H.A. Beaton appeared in the Milton directory of 1905 as Milton’s American Express Co. agent.
IN MEMORAM. Hugh A. Beaton. Announcement of the sudden death of Station Agent Hugh A. Beaton at Milton on February 12 brings sorrow to many friends and acquaintances in this locality. Mr. Beaton dropped dead while he was about his duties in the B&M railroad yard at Milton, Monday afternoon. The deceased was 67 years of age and had been in the employ of the B&M for about 45 years. For nearly 40 years he had held the position of station agent, freight agent and telegraph agent, and was widely known among his townsmen and to the traveling public. He is survived by his wife, two daughters, a brother Charles Beaton, also a railroad man of Portsmouth, and one sister, for all of whom much sympathy is expressed. Funeral was held Wednesday morning at the Baptist church in Milton, with services in charge of Fraternal Chapter, No. 71, A.F.&A.M., of which he was a member (Farmington News, February 16, 1940).
Milton had a popular dance pavilion at Pineland Park, at Milton Three Ponds, which was active from about 1924 through at least 1937. (See Milton and Frolic Haven – 1925-37).
Here we learn that the pavilion’s structure was damaged by the heavy gale winds of Saturday and Sunday, April 6-7. The pavilion collapsed on Sunday afternoon, April 7, 1940.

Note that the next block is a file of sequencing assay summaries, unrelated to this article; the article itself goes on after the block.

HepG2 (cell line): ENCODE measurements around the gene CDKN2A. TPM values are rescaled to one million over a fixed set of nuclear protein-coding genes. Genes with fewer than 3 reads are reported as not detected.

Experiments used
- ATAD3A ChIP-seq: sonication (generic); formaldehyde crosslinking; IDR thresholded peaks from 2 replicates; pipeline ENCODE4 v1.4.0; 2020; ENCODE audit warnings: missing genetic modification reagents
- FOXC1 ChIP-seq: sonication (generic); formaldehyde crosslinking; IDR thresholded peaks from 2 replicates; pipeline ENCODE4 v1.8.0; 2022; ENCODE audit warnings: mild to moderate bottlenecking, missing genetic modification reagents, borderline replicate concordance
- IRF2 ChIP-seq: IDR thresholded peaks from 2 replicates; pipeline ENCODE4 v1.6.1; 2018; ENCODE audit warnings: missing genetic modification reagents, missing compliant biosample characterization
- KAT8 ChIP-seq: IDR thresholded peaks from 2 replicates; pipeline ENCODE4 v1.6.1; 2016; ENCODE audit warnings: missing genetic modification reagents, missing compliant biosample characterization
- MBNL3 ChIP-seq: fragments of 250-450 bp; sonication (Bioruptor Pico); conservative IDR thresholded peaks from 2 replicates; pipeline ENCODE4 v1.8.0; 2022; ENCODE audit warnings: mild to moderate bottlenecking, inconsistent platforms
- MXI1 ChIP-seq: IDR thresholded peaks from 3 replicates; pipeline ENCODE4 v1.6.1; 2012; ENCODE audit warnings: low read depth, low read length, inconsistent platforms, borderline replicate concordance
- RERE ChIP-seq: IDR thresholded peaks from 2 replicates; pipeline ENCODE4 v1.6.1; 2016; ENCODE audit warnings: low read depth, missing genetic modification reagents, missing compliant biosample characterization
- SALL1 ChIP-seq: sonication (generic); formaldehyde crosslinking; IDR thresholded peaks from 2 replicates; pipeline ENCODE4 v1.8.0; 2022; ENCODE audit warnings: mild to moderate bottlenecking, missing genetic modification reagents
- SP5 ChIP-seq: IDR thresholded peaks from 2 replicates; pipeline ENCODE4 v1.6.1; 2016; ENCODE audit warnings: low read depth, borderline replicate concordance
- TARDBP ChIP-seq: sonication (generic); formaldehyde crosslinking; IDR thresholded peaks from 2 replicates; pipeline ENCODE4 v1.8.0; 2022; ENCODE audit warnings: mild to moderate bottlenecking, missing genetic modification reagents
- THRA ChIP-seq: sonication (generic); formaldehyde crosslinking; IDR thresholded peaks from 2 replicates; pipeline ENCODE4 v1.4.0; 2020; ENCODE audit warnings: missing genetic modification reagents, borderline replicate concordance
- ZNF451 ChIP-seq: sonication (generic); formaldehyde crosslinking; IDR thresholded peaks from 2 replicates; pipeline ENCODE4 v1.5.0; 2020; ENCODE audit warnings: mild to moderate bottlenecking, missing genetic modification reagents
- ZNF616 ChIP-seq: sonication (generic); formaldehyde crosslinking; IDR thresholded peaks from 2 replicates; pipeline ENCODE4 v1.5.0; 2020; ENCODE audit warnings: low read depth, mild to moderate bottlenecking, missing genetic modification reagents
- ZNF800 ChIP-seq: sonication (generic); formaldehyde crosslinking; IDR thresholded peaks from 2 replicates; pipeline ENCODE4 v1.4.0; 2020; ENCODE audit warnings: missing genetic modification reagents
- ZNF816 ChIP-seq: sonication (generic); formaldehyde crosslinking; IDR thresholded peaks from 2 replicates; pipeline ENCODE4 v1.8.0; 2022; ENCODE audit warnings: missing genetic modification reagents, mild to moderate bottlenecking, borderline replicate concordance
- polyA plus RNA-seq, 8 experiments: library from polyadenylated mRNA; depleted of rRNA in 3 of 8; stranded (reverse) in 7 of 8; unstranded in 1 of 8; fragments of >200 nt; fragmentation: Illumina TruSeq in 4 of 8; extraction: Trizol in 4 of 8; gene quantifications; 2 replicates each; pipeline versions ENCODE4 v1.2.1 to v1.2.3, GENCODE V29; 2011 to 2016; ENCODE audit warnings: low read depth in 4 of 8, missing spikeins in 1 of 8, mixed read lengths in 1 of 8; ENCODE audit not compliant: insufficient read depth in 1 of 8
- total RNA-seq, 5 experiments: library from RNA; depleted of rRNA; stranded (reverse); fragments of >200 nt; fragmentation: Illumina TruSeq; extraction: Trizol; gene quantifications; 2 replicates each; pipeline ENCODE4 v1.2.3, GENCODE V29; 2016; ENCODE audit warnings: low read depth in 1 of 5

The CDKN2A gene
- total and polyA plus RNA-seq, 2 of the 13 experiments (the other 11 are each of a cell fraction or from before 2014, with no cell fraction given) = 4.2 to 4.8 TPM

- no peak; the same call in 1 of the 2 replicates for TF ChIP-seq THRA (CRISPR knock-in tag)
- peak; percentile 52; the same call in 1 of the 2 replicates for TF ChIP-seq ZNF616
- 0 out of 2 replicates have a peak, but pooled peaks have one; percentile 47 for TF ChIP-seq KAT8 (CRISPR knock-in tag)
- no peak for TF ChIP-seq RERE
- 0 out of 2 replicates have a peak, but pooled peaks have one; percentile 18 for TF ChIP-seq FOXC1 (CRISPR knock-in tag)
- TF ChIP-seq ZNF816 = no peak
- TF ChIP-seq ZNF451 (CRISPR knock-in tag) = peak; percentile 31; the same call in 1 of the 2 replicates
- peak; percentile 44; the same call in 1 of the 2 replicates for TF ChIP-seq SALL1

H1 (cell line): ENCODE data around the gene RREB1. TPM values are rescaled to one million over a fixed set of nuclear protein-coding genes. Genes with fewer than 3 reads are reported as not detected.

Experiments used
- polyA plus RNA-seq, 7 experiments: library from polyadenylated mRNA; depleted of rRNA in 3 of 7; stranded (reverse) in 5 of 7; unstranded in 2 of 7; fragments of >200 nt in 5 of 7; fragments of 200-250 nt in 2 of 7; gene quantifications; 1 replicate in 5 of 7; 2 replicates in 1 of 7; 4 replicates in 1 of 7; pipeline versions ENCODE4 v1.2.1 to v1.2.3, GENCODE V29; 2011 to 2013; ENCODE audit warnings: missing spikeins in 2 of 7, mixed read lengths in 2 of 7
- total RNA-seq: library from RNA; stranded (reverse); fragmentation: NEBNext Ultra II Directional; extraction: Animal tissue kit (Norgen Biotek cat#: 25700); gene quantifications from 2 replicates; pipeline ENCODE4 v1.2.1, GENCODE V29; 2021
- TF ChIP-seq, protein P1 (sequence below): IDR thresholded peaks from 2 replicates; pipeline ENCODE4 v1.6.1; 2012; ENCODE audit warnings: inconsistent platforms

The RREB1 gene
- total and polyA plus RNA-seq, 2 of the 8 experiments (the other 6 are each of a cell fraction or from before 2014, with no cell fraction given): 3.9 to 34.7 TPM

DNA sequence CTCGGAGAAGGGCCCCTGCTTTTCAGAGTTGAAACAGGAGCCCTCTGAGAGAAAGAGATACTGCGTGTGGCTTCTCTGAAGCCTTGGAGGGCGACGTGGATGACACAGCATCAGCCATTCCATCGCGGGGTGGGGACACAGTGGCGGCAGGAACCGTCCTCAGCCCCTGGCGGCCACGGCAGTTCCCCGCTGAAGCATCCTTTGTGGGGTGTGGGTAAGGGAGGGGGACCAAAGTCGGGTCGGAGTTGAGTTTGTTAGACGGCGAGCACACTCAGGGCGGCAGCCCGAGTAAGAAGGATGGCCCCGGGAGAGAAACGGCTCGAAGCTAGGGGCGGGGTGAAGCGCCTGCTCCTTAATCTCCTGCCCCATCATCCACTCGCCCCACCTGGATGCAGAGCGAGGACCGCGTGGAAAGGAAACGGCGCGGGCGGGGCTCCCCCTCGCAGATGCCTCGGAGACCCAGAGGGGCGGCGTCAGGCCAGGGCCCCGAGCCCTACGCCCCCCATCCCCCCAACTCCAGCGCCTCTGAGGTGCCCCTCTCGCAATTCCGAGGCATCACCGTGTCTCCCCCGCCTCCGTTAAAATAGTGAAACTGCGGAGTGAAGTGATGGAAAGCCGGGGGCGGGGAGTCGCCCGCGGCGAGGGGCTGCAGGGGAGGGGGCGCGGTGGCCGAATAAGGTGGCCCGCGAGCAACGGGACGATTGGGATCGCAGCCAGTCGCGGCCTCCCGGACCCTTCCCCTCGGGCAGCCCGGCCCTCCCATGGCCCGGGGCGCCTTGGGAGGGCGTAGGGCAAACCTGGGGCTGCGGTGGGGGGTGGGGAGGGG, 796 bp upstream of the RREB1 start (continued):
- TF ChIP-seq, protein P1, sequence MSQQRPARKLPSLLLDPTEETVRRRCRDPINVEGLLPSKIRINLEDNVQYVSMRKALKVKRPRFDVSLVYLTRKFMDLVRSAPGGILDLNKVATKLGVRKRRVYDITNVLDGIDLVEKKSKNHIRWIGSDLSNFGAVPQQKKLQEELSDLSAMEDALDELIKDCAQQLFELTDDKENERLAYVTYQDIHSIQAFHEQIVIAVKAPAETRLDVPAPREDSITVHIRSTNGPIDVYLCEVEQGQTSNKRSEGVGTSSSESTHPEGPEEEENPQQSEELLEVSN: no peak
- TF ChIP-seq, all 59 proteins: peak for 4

LOCAL. While no local reports of damage to property have come in since the gales of Saturday and Sunday, there was a total collapse of Pineland Park Pavilion at Milton Three Ponds on Sunday afternoon. For a number of years this has been among the chief summer amusement resorts of this region and its destruction inflicts a heavy property loss on its owner, Albert Green of East Rochester (Farmington News, [Friday,] April 12, 1940).
Grace L. Mills, a widow, aged sixty-four years (b. NH), headed a Rochester, NH, household at the time of the Sixteenth (1940) Federal Census. Her household included her lodgers, Albert L. Green, second hand in the weaving room of a woolen mill, aged fifty-four years (b. MA) and [his second wife,] Lena M. [(Companion)] Green, a weaver at a woolen mill, aged forty-six years (b. NH). Grace L. Mills owned their house at 2 Green Street, which was valued at $2,000.
The Spinney Farm on Milton Mills road, i.e., Applebee Road, in Milton Mills, went on the market.
Summer Cottages & Houses. FOR RENT FOR SEASON – Furnished 8-rm, old colonial, beautiful setting, modern, bathing, fishing, near White Mountains. Spinney farm, Milton Mills rd., Milton Mills, N.H. May be seen the week-end or call Bel. 3569, Thursday. 2t my 30 (Boston Globe, May 30, 1940).